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AT&T stumbles in helping customer with $24,000 phone bill

It wasn't what Ron Dorff said. It was how he said it.

The 83-year-old Woodland Hills resident wanted to let me know he was having problems with his phone company, AT&T.

I get calls like this every day. But Dorff's desperation was clear. I could hear it in his voice.

"It's the bill," he explained. "The company says I have to pay it. I can't pay this bill."

I asked how much it was for.

"Twenty-four thousand dollars," Dorff replied.

Clearly something screwy was going on.

Such screwiness isn't confined to phone companies. Many large businesses and utilities see billing as a one-way street, with customers responsible for whatever is printed on the statement.

The reality is that businesses also are accountable. They have a responsibility to ensure that customers are protected from egregious or unwarranted charges.

I don't care if Dorff was making daily calls to the International Space Station. The simple fact is that AT&T allowed a customer's bill to become so over the top as to be laughable.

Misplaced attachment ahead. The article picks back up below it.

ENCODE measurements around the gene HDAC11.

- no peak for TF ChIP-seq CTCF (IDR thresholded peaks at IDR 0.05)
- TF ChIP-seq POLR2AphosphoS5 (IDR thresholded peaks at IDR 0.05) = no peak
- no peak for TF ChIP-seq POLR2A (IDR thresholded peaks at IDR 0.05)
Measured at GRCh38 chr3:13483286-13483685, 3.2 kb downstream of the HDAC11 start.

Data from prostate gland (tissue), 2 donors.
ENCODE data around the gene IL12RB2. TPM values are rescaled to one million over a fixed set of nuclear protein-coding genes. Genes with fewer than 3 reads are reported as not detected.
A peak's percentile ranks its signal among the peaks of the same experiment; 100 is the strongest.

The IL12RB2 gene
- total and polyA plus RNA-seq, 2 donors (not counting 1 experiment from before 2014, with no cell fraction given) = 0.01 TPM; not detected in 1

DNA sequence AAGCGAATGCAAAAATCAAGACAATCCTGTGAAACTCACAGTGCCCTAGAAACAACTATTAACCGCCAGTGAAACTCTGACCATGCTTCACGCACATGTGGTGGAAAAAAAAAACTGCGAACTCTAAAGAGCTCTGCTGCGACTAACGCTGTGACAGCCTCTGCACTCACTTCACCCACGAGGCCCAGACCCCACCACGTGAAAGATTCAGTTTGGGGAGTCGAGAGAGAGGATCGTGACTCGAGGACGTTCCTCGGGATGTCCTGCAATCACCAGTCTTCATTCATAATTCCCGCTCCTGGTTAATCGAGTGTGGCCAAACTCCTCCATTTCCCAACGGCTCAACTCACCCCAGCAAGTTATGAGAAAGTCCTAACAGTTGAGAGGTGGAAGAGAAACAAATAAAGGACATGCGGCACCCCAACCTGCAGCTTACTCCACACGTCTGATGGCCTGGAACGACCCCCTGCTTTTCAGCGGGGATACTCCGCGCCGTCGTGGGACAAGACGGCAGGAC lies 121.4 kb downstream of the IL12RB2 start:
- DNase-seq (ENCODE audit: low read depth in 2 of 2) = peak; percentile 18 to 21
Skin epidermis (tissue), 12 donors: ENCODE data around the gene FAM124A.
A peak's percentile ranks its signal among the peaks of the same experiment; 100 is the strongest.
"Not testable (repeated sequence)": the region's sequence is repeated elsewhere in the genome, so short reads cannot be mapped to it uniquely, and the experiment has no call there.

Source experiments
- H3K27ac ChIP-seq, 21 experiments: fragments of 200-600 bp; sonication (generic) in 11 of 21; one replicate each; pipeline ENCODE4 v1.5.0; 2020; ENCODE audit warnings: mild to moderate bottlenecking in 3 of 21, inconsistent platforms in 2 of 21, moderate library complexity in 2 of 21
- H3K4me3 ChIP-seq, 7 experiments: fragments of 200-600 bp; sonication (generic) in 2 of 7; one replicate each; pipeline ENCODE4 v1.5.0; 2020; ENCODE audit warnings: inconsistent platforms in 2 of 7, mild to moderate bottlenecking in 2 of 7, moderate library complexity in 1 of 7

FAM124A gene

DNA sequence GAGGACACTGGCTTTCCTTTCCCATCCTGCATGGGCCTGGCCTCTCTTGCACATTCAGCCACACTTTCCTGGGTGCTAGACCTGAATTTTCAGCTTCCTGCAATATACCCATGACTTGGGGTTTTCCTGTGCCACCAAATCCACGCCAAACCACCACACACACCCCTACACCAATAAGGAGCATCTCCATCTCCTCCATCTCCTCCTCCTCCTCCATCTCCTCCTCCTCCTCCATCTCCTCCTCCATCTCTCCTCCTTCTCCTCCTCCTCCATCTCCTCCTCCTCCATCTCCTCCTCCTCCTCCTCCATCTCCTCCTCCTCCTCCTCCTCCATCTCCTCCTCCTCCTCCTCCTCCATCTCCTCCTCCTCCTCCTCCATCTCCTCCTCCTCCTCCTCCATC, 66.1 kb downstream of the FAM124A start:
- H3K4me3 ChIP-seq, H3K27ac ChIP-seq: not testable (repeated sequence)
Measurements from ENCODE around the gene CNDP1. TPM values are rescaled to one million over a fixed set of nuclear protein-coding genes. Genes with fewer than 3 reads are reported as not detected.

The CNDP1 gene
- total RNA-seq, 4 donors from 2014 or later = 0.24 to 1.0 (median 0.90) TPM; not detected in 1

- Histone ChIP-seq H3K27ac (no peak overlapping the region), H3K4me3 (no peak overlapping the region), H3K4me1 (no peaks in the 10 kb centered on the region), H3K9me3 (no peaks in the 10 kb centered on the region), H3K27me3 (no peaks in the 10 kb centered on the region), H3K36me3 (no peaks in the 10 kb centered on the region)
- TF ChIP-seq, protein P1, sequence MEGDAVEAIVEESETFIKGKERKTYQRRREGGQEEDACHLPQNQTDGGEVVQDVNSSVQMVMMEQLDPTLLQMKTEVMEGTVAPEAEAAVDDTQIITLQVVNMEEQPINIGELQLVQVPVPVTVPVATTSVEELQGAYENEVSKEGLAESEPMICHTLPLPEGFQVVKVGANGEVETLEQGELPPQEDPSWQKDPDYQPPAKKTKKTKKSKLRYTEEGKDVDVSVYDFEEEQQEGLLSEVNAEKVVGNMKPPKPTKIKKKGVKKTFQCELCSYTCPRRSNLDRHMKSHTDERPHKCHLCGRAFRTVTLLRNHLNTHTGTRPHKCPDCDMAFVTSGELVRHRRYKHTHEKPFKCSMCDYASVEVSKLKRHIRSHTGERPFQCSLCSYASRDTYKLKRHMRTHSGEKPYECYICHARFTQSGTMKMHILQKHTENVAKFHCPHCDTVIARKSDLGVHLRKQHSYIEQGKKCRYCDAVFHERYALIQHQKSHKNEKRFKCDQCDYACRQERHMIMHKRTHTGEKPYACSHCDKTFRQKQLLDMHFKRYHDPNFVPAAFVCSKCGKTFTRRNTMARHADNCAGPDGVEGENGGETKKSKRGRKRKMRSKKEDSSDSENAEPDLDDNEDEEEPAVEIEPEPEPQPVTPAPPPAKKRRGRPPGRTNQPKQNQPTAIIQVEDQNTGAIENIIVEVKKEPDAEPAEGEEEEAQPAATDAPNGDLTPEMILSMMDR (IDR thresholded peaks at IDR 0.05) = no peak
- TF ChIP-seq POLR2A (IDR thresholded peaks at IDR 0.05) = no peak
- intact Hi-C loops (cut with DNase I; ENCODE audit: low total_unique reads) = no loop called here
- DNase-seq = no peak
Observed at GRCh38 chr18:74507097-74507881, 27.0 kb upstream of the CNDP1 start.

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Bank's offer of 'free' insurance is dubious way to appreciate customers

Sally Hwang recently spotted a payment of $8.10 on her checking account statement for accidental death and dismemberment insurance. Problem was, she had no recollection of signing up for such coverage.

Worse, it appeared the Glendale resident had been making the payment every quarter for possibly years.

"At first, I thought it was identity theft," Hwang, 47, told me. "But it didn't seem like I'd been compromised. So then I assumed it was a scam."

Those are both good guesses, and I encourage everyone to keep a close watch on their checking and credit card statements for just these reasons.

A little digging revealed that what happened to Hwang was more complicated.

First, let's look at the unholy alliance that the banking and the insurance industries have created to sell accidental death and dismemberment coverage to millions of people.

"The Internet highway is littered with consumer complaints about unauthorized deductions for AD&D policies people didn't remember requesting and didn't know...